Laurence Olivier’s Hamlet (1948) is celebrated for dramatizing the turmoil of its central character through means of expression unique to cinema.  Borrowing conventions both from German cinema of the 1920s and from contemporaneous classical Hollywood cinema, the film streamlines the play in order to foreground Hamlet’s subjectivity, written largely in the gloomy recesses of Elsinore. Adapted and directed by its star, Olivier’s film remains a touchstone both in the cinematic treatment of Hamlet and in the history of Shakespeare on film.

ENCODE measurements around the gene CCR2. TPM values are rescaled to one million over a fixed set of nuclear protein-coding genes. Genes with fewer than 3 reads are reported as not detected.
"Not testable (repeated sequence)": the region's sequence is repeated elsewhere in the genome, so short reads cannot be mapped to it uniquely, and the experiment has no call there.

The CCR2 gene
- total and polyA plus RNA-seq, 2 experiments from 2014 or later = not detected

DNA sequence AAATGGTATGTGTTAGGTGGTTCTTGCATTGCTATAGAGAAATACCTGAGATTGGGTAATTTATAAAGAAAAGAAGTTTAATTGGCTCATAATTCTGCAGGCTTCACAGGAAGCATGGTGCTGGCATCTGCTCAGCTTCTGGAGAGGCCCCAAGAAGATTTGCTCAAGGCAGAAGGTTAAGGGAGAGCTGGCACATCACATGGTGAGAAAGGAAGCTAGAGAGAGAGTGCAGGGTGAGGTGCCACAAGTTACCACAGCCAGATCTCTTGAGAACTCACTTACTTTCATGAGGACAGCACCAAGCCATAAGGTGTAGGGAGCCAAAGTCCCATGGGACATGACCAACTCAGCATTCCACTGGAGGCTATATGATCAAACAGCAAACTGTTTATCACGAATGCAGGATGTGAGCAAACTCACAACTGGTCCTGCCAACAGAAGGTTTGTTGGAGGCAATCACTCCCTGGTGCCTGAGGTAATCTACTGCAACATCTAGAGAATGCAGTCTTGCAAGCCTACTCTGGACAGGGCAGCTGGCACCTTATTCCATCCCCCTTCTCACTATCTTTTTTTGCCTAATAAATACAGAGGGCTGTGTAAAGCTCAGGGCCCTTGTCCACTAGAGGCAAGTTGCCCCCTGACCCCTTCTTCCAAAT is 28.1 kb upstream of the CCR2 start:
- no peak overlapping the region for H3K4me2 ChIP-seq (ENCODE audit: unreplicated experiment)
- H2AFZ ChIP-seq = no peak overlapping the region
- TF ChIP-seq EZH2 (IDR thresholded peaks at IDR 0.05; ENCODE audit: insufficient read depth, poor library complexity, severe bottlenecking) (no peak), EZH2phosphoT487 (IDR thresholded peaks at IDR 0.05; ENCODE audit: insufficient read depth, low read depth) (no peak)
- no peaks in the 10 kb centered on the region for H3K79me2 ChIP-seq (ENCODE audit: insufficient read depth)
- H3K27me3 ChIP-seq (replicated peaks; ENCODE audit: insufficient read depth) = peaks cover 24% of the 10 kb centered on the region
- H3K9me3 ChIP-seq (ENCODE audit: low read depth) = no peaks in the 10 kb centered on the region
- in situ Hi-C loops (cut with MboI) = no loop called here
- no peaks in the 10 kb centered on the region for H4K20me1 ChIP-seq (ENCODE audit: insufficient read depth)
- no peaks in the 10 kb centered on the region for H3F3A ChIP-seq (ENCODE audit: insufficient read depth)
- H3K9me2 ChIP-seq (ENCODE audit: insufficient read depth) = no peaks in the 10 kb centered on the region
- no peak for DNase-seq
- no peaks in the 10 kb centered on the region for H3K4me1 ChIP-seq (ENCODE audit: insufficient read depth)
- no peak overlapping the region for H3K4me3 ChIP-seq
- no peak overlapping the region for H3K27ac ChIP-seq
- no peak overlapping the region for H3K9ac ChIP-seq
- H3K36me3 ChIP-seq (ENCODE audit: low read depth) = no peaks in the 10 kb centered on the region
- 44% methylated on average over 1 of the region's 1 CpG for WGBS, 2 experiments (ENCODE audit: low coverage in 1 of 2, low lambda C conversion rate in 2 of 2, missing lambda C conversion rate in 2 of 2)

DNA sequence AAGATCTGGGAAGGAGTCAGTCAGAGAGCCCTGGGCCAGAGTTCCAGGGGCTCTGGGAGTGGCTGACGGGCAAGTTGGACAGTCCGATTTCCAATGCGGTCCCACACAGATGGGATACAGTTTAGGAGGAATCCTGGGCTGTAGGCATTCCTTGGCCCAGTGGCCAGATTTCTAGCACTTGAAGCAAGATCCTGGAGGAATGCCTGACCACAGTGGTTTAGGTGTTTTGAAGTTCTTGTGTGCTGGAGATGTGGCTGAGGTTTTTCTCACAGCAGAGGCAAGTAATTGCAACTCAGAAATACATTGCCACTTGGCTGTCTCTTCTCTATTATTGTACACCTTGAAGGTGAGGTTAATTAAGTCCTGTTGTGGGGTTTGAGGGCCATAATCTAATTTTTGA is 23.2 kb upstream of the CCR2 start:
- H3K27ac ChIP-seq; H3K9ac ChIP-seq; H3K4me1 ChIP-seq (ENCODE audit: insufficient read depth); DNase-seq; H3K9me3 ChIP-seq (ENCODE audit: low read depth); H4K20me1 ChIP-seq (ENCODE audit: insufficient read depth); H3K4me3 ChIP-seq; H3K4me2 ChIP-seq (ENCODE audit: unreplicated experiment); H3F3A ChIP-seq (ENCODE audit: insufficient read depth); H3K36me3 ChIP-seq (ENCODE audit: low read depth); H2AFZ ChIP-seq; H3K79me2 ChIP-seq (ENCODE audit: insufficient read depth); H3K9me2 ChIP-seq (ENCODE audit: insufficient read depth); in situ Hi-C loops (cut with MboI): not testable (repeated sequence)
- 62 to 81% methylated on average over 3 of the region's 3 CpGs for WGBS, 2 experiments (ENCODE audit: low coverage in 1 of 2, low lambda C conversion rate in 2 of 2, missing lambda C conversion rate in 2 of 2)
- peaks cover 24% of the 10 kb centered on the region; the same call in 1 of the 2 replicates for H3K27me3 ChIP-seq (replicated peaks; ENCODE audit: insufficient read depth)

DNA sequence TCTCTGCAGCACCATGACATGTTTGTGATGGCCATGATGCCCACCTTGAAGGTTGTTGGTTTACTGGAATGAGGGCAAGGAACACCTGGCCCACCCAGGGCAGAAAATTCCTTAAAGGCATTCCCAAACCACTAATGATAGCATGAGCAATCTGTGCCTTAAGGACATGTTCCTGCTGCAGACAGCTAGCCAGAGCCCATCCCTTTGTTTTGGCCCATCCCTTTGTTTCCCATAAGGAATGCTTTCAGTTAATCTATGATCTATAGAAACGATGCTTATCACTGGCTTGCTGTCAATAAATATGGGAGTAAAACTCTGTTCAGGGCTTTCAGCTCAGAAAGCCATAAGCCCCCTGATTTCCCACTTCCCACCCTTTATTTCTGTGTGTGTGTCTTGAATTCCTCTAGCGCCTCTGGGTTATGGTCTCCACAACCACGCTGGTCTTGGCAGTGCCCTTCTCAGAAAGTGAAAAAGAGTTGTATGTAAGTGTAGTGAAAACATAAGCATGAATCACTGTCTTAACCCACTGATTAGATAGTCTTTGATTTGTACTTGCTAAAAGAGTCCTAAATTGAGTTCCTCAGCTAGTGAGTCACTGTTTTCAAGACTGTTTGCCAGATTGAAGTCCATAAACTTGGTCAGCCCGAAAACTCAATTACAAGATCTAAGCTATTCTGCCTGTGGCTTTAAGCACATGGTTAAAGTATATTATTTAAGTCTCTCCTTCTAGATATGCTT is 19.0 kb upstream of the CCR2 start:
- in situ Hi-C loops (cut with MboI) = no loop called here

Mark Rose (English, UCSB) will join moderator Jim Kearney (English, UCSB) for a post-screening discussion.